Breathing new life into old whānau homes in South Auckland

Published on Rāapa, 05 Pipiri, 2019

Lifting living standards for whānau sets a platform for better intergenerational wellbeing. We feature two whānau in South Auckland.

The Kiri whānau

Helen Kiri has lived 56 years in her South Auckland home. Over the decades the house and section have expanded and contracted like the breath of life to accommodate the shifting needs of successive generations.

Helen is the steady heart of this whare. It’s where she and her husband raised their six children then two teenaged mokopuna when one of their daughter’s passed away.  It’s the place that many of their whānau still call home.

“Originally the whole section at the back was mine then my daughter built on it. It went up for sale and my granddaughter bought it. I got a sleep-out when my daughter’s children came to live with us and a great great granddaughter stays in there now,” says Helen.

With all that life flowing through for so long it’s not surprising the house had taken a bit of a beating. Helen was resigned to its gradual decay.

“I had some renovations done about 10 years ago and the fella didn’t finish the jobs. Water started coming from behind the bench, I had no way of fixing it. I just thought this is it, the house is going to rot down now”, she says.

That all changed two years when Helen’s daughter Cynthia had a chance conversation with one of her cousins who mentioned that “TPK do your homes up”.

Te Hononga o Tamaki Me Hoturoa

In stepped Te Hononga o Tamaki Me Hoturoa whose nurses and social workers offer Māori centred hauora and ora services in the Auckland and Counties-Manukau District Health Board areas.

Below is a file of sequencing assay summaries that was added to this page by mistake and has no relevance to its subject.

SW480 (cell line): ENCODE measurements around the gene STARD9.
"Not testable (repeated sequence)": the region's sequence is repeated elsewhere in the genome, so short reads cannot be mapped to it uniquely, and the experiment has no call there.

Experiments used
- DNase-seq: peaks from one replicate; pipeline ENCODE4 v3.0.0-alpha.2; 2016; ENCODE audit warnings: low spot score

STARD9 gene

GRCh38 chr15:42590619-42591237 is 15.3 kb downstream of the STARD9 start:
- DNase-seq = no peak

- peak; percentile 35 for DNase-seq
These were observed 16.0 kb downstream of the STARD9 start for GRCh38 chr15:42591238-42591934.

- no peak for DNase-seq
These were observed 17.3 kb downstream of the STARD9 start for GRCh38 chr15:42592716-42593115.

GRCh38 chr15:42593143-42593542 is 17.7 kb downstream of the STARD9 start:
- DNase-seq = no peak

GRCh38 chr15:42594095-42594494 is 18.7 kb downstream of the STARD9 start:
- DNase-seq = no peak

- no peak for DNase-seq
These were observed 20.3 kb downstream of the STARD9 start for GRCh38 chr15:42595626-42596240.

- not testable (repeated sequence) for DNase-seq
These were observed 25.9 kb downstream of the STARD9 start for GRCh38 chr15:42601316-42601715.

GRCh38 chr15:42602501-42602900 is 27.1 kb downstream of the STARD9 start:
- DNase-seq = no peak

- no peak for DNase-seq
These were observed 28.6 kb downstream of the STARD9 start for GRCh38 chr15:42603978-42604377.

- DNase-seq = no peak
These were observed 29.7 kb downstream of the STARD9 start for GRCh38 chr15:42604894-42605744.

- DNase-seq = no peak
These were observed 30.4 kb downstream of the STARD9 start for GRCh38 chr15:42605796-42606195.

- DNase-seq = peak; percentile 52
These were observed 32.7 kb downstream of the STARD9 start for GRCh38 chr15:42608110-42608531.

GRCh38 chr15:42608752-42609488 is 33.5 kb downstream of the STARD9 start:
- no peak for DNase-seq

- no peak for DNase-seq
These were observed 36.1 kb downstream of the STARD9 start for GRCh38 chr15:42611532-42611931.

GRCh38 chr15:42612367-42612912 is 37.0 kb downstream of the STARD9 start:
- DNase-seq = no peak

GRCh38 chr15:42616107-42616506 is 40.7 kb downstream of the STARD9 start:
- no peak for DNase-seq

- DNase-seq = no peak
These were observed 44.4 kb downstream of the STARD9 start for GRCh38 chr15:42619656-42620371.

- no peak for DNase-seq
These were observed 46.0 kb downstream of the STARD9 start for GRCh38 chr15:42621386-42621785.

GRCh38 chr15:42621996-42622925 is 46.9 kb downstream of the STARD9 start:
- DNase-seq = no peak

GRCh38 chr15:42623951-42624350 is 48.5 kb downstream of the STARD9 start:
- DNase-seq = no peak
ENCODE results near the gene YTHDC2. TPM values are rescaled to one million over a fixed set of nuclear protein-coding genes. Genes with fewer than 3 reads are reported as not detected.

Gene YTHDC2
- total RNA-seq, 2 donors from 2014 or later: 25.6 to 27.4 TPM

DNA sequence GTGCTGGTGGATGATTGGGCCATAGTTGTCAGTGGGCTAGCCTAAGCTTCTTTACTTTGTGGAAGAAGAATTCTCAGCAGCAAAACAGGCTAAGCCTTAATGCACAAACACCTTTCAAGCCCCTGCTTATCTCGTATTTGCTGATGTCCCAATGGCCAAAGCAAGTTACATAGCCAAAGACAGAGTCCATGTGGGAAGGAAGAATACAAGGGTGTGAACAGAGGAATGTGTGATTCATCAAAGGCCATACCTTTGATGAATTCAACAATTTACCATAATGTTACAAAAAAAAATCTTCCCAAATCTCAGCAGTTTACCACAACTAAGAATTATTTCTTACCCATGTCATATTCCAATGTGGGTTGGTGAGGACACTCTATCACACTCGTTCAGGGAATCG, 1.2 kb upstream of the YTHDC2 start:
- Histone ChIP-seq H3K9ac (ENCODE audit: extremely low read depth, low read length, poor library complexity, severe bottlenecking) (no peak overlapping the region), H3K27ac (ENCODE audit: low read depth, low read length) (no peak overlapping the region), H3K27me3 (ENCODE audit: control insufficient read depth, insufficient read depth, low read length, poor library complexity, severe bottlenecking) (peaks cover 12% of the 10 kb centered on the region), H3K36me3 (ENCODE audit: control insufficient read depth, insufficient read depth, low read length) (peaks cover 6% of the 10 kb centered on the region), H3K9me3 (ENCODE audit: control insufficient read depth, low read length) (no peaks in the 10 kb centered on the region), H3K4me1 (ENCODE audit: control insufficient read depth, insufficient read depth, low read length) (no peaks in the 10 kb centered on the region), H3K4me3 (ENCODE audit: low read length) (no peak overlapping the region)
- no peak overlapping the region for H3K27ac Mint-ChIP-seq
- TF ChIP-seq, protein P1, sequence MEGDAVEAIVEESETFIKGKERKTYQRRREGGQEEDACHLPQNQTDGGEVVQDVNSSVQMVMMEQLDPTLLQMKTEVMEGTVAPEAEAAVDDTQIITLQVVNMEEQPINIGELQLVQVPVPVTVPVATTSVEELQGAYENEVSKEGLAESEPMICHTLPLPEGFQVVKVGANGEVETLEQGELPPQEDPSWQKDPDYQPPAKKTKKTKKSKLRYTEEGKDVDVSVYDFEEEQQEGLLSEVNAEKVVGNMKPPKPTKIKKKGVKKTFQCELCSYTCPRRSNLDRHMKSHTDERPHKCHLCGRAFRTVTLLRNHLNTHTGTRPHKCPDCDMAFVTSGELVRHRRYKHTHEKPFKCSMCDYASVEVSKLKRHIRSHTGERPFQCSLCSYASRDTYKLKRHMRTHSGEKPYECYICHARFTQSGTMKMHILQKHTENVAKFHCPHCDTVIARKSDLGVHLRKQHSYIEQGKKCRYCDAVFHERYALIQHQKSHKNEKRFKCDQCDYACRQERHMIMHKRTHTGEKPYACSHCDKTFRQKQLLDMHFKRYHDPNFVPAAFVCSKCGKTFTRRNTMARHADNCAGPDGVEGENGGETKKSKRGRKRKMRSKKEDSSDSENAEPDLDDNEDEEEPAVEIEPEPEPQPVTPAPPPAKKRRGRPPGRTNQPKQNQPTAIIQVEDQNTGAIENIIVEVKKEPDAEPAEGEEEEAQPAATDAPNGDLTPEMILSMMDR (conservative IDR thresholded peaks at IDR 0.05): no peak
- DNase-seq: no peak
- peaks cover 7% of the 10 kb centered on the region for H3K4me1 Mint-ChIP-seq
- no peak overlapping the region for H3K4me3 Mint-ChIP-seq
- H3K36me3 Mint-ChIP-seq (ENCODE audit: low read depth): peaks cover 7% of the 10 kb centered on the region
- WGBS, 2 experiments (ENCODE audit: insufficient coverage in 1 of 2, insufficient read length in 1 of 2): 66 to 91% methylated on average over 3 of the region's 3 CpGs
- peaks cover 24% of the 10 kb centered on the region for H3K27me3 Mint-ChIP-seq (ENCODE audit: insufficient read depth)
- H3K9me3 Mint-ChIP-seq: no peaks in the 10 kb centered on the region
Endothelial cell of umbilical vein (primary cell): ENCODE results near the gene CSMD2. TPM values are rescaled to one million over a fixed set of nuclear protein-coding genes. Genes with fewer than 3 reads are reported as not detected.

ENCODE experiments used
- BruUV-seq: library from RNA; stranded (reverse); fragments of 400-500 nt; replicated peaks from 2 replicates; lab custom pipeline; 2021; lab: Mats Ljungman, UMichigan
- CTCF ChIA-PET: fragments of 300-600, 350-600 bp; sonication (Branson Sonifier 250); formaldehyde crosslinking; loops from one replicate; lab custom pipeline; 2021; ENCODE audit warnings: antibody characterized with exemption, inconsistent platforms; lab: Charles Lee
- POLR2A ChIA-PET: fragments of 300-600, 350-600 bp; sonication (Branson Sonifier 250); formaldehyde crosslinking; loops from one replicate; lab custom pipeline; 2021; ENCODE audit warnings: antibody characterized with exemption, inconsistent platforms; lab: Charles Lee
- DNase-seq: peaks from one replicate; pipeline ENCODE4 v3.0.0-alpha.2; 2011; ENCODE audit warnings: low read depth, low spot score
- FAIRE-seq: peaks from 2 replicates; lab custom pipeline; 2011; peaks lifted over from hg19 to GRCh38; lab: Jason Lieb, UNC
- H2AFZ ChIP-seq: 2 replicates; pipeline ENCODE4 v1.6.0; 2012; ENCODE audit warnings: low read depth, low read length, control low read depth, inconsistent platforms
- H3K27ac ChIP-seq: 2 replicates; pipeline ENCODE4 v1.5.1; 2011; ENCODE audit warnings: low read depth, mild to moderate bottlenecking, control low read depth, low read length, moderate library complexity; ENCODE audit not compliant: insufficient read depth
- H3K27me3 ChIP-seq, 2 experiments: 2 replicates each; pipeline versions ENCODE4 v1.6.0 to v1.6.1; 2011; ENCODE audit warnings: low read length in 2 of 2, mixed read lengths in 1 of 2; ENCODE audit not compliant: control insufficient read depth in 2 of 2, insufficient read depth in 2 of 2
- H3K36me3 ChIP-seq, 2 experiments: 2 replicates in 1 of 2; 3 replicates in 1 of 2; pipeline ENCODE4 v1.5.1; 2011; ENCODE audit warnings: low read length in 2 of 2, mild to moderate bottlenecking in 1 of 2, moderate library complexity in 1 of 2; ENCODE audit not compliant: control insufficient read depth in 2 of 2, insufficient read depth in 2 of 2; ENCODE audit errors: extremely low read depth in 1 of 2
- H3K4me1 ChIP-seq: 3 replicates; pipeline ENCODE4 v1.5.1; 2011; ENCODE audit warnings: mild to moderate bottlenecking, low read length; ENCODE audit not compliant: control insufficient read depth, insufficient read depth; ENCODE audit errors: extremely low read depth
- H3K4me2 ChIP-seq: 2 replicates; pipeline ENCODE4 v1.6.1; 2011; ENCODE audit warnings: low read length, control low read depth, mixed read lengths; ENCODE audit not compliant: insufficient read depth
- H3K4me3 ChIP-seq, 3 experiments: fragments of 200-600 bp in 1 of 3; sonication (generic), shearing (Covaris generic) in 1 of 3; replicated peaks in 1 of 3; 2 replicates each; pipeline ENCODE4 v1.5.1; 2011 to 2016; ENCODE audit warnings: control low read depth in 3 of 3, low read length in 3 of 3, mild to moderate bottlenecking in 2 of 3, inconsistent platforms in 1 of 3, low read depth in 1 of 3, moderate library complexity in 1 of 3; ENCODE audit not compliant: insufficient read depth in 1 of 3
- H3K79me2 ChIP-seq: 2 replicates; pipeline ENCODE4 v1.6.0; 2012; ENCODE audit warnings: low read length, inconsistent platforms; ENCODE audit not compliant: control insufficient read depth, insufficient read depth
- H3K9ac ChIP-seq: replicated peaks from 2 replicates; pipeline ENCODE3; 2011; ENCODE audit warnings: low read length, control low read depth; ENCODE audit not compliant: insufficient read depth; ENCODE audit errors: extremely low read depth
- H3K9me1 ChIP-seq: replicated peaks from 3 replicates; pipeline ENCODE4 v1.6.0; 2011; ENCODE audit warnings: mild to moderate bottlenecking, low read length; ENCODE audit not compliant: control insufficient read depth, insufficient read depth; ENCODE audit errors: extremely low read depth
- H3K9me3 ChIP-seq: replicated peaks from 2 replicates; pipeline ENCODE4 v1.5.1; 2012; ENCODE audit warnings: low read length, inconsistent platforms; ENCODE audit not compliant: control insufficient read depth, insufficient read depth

They receive Māori Housing Network Funding to co-ordinate and provide house repairs to identified whānau in South Auckland. Invariably the housing needs are linked to poor health.

“They came over to have a look,” says Cynthia who shares the house with her mother. “Honest to God what they found behind the basin in the bathroom was unbelievable! It was rotten as. You could always smell that wet smell no matter how many times we cleaned our house.”

Three weeks later the builder was back. “He knocks on the door, he’s carrying a work bench and the skip has arrived. ‘Come on, we’re here to do the work.’ Mum asked how much it would cost and he said ‘nothing’. She said ‘I can’t believe that’, but it was true.”

For Te Hononga o Tamaki Me Hoturoa General Manager, Marion Hakaraia, taking on local housing solutions for Te Puni Kōkiri was a natural fit with the NGO’s kaupapa. Their history of working with whānau like Helen Kiri’s had taken them into many homes where they’d seen the effects on health of damp, drafty houses.

“We started engaging with TPK in 2015. They’d done a lot of work with papakāinga and this was a chance to trial something in an urban setting. All the whānau we see come with a health need and that’s our way in,” says Marion.

From the 1950s many Māori families living in slum-like conditions in the inner-city suburbs of Auckland and Wellington were re-housed in the outer suburbs in new Māori Affairs Department state houses like the Kiri whānau’s.

These houses typically used quality building materials and those that have been maintained are still in reasonable condition today.

Restoring long life to homes for future generations

Where house repairs haven’t been done for any number of reasons, Te Puni Kōkiri Māori Housing Network funding is available for the very focussed purpose of restoring and fixing the “envelope” of the home.  This includes roofing, insulation, leaking windows and doors.

“Once we start working with whānau we can see why they’re not keeping up with the maintenance. Often the first thing that needs fixing is the electrical wiring. It’s often life threatening because of the age of the house and not having it checked.

“The wet rooms – toilet, bathrooms, wash-house – are often badly damaged and unhealthy. Most houses have had their bathrooms fixed as a priority,” she says.

“These aren’t renovations. We work with whānau on plans for the rest of the house – painting or simple DIY work – and small things they can do themselves. But even though we’re not doing everything the change in whānau is great.”

Marion recalls one project that had been rocky. Then she grins as she remembers the day the bathroom was finished.

“The moko there sat in that bathroom and said ‘I don’t want to move from here because it’s the flashest bathroom ever. I never knew our house could have a bathroom like that.’